Just as all airlines have size charts for carry on luggage, so too should there be size charts for the passengers. I once complained to SWA about allowing an oversized passenger sit next to me. She was so fat that her fat roll was over the armrest and my shirt was soaked from her sweat. I sent them a note along with in flight pictures and they sent me a credit for my full fare. That, however, doesn’t fix the problem. A passenger size box will fit both comfort and weight/balance issues instantly.
There is already a passenger sizer - it's called the seat. If someone doesn't fit in it, they shouldn't be allowed to fly unless they purchase a second seat.

Your story illustrates the real problem - rules are not properly (or consistently) enforced by the flight and ground crews. The woman who crammed herself into the seat next to you and infringed upon your seat should have been deplaned rather than allowing her to steal space that you paid for. The problem in that situation was that A) the pax didn't care that she was stealing your seat, and B) the flight crew didn't care enough to follow their employer's rules and deplane the pax who was infringing on your seat.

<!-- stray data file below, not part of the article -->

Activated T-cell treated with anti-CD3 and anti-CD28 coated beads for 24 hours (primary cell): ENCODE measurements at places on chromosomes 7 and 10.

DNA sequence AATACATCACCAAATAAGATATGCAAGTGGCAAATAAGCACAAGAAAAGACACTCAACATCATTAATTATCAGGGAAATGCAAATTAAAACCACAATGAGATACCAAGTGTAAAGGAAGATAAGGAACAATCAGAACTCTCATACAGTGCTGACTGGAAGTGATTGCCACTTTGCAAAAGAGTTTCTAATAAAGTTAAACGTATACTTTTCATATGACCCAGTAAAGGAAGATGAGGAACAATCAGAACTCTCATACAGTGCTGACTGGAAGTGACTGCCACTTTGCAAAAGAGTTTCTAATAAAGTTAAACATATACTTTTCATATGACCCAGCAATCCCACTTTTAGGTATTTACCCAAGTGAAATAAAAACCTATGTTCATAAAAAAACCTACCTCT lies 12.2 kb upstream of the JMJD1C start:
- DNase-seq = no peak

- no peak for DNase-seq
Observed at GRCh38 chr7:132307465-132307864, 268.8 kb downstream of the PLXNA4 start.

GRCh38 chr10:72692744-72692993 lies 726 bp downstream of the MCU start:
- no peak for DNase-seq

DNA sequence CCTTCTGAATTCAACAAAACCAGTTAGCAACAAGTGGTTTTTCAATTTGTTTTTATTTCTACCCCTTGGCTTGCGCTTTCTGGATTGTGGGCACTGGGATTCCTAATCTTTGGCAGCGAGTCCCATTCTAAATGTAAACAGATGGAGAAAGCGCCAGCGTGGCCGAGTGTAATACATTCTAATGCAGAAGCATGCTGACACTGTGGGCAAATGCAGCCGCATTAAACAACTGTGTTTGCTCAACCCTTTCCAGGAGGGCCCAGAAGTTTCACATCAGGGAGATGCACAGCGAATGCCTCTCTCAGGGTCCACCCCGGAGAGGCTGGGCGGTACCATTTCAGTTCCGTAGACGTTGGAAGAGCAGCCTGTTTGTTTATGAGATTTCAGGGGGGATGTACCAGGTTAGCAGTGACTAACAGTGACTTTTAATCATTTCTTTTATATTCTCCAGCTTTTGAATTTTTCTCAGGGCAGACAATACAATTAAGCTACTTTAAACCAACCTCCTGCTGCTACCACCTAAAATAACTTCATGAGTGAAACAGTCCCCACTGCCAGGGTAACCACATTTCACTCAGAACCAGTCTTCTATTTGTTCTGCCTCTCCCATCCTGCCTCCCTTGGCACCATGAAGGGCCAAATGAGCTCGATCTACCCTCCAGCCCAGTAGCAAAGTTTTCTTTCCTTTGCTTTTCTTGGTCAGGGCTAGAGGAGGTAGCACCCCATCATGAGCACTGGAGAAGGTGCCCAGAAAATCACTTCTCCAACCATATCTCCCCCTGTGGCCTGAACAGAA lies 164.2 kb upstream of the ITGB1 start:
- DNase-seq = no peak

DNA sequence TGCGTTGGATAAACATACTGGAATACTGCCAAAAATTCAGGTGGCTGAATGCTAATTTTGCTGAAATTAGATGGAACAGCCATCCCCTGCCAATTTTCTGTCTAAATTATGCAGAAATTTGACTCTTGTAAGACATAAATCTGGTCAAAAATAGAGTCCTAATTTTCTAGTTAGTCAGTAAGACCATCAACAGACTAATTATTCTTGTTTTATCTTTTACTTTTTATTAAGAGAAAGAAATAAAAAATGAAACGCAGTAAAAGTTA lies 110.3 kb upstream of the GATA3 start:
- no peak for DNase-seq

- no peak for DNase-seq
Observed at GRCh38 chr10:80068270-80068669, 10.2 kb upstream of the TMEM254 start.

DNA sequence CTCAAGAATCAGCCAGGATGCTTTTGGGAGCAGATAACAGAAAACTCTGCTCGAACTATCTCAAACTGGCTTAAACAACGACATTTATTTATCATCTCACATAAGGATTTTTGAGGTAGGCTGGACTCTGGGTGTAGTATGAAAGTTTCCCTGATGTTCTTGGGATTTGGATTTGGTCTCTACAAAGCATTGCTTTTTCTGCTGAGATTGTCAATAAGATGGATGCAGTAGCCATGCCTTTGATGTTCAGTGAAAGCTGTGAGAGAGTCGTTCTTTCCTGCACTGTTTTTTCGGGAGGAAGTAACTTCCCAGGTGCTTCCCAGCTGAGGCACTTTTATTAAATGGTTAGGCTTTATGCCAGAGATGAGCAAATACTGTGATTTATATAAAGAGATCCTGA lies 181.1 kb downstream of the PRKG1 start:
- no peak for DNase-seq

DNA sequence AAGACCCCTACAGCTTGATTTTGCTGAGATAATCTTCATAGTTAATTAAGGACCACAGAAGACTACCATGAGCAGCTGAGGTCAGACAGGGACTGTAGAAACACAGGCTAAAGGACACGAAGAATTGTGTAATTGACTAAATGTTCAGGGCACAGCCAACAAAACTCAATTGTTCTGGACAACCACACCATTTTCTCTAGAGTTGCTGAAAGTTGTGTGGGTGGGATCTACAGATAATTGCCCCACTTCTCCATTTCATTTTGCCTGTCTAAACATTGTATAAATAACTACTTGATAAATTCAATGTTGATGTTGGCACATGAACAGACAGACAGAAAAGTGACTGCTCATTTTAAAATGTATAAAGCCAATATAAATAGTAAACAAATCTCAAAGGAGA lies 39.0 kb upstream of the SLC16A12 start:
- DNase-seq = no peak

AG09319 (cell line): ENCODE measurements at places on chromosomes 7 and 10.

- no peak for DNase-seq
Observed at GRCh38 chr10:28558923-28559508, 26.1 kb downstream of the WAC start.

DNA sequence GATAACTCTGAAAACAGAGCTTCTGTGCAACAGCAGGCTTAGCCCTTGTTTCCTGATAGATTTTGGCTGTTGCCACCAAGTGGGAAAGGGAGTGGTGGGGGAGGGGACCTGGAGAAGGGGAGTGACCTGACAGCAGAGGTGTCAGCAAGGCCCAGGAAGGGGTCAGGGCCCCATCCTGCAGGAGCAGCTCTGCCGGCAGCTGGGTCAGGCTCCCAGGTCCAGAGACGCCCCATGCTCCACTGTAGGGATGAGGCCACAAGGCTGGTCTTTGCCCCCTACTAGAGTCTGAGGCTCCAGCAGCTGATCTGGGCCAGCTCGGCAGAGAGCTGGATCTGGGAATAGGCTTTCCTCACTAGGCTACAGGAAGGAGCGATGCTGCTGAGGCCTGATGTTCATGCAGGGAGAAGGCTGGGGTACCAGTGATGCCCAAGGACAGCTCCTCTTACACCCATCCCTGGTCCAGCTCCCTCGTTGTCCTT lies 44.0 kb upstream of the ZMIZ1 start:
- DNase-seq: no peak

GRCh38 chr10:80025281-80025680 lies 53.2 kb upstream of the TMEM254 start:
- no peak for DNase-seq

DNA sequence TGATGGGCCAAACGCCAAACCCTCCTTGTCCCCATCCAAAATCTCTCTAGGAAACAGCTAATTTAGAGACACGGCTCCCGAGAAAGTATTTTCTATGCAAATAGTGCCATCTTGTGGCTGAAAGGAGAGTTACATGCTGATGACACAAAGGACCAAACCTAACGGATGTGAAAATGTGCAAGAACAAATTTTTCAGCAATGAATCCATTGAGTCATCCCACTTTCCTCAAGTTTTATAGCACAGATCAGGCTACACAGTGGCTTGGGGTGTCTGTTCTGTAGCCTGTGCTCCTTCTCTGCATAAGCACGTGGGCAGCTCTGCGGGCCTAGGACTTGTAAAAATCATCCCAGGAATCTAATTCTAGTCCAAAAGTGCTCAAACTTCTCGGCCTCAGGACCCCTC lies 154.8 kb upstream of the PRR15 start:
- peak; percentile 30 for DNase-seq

Originally Posted by jrpallante View Post
I have long lobbied for passenger sizers. Simply place two poles 17 inches apart. If you cannot walk through without touching both sides, you need to buy a second seat. I also believe it would be totally reasonable to charge passengers by the pound (even though I would personally suffer from this pricing strategy). If you ship any item by any means, the price is always based on weight. This is completely logical, because it costs more to transport heavier items. We often hear stories about airlines that saved thousands of dollars by eliminating olives for martinis, double-side printing, and other minor weight reduction measures. Yet, they continue to charge the same fare for a 50-pound child and a 400-pound behemoth. The larger person should pay more, and she should also get a wider seat. Many international flights offer a true premium economy, which is a nice compromise between business class and sardine class. Why is this not offered on domestic flights?
As I said above, there are already passenger sizers, they're called the seats. Every pax sits in one on every flight, without exception. All that need be done is for the flight crew to properly enforce the rules.

Aircraft tickets are sold by volume, not weight. Selling tickets to passengers in advance whose weight is variable is an untenable position for the airlines - you'd either pay in advance and settle up if you weigh more or less at time of boarding, or you'd pay after weigh-in. Either way, you'd have so much trouble weighing pax and settling the bills that it makes a lot more sense to sell by volume, not weight.